Anyway, Patsy and I both love this little quilt.  Plus, she’s in Miami and I’m in Boone and we miss each other.  So we both ordered the book that contains the patterns, “Floral Bouquet Quilt” from One World Fabrics.   Then, we started planning and swapping fabrics and totally got into trouble.  In short order, we were both stitching away and here are my first two blocks.

The first one took about 3 days to complete.  The second one was more like five days because the embroidered Queen Anne’s lace isn’t hard but it takes longer than you might expect.  We’re not trying to break speed records!  It’s just that Patsy and I are both more than a little gratified to finish something in days, not weeks or months.  I've had to reacquaint myself with operating a sewing machine!  These little blocks give me a sense of accomplishment even if they’re not as complex as Baltimore Album blocks.

I have taken a few liberties with the patterns and added lace – the beads will come later.  I love the Japanese taupe fabrics and the scrappiness of the blocks.  I have some of the Yoko Saito fabrics but am digging in to my stash of  Daiwabo fabrics, also from Japan.  They are like "buttah" to stitch!  You will find links to quilt shops that carry Japanese taupe fabrics by clicking on "Places to Visit" on the right.  

Coincidentally, the Queen Anne’s lace is blooming here in the mountains and it’s especially lovely this year.  Here are some pictures from my morning walk.

I’ll soon return to my first love, Baltimore Album appliqué.  But for now, my little trip to Japan has been a sweet detour.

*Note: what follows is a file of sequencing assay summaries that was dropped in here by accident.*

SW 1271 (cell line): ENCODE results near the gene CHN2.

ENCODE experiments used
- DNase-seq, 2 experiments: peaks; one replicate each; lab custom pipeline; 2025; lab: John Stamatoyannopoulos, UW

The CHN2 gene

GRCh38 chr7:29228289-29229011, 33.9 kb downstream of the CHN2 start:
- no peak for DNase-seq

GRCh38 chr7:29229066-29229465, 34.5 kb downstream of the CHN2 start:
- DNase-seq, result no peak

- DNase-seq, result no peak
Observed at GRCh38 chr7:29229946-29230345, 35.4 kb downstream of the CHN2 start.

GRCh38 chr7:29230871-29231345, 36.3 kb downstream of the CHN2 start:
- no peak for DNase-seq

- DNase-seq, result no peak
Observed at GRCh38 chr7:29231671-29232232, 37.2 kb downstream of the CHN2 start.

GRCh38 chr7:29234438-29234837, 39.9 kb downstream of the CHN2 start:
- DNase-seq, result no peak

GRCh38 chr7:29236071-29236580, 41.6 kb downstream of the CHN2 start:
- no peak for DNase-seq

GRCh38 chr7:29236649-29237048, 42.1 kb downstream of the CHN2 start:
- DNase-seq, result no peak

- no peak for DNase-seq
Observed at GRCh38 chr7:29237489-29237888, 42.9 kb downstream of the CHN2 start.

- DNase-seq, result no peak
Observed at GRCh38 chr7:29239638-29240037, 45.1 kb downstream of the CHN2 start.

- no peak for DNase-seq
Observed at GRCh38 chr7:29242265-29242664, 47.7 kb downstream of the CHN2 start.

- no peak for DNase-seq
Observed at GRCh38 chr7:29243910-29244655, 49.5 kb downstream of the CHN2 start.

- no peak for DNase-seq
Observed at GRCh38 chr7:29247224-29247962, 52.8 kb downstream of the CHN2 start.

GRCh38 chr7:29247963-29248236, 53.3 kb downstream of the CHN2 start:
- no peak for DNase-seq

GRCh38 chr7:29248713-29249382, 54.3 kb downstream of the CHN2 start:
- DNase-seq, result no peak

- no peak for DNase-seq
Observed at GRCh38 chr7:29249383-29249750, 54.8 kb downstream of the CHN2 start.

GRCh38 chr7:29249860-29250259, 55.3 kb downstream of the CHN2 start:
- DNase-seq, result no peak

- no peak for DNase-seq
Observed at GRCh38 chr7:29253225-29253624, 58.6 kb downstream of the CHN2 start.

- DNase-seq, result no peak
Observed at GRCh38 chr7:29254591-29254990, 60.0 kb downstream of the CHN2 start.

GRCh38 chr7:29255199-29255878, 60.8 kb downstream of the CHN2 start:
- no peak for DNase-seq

Saturday, July 7, 2012

A Real Beauty!

Suzanne “Suzy” Louth is an amazingly accomplished quilter.  She just finished this lovely wall hanging that she started in my class at The Elly Sienkiewicz Appliqué Academy

But let me tell you more about Suzy.  I met Suzy in 2003, the first year that I was a student at TESAA and, happily, we have become friends over the years.  It was fun each year at the Academy to see what Suzy had accomplished because she gets more done in a year than most people do in a decade.  She has won numerous honors with her gorgeous quilts including Best of Show at the Vermont Quilt Festival in 2009 for her Baltimore Album quilt, “A New Look at a Grand Old Lady.”

Suzy was the Honored Quilter at TESAA in 2011 and taught a class there this past February.  I was both surprised and honored when Suzy chose to take my class for her main conference this year where we worked on my pattern, “Floral Elegance.”  Suzy has finished her project from the class and it’s a beauty, of course.

Her vase looks like "flow blue" with Suzy's fabric choice.   The borders frame the block beautifully and Suzy's artistic eye is easy to spot in her color choices.  Is it any wonder that she's such an accomplished and honored quilter?  This pretty quilt hangs in Suzy's dining room.

I hope that when Suzy looks at her quilt it reminds her of fun times at Appliqué Academy:  seeing old friends and making new ones, telling stories that make each other laugh till your sides ache, sharing appliqué tips and our latest "finds," lunch breaks and dinner breaks, and looking forward to the next year when we can do it all over again.

BEAUTIFUL!! SUZY!!  Many thanks!!